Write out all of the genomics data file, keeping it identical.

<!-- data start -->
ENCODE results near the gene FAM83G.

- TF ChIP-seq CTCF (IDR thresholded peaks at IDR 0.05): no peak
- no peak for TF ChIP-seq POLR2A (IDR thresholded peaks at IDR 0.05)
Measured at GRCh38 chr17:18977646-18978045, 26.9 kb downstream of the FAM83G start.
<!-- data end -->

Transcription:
ENCODE results near the gene FAM83G.

- TF ChIP-seq CTCF (IDR thresholded peaks at IDR 0.05): no peak
- no peak for TF ChIP-seq POLR2A (IDR thresholded peaks at IDR 0.05)
Measured at GRCh38 chr17:18977646-18978045, 26.9 kb downstream of the FAM83G start.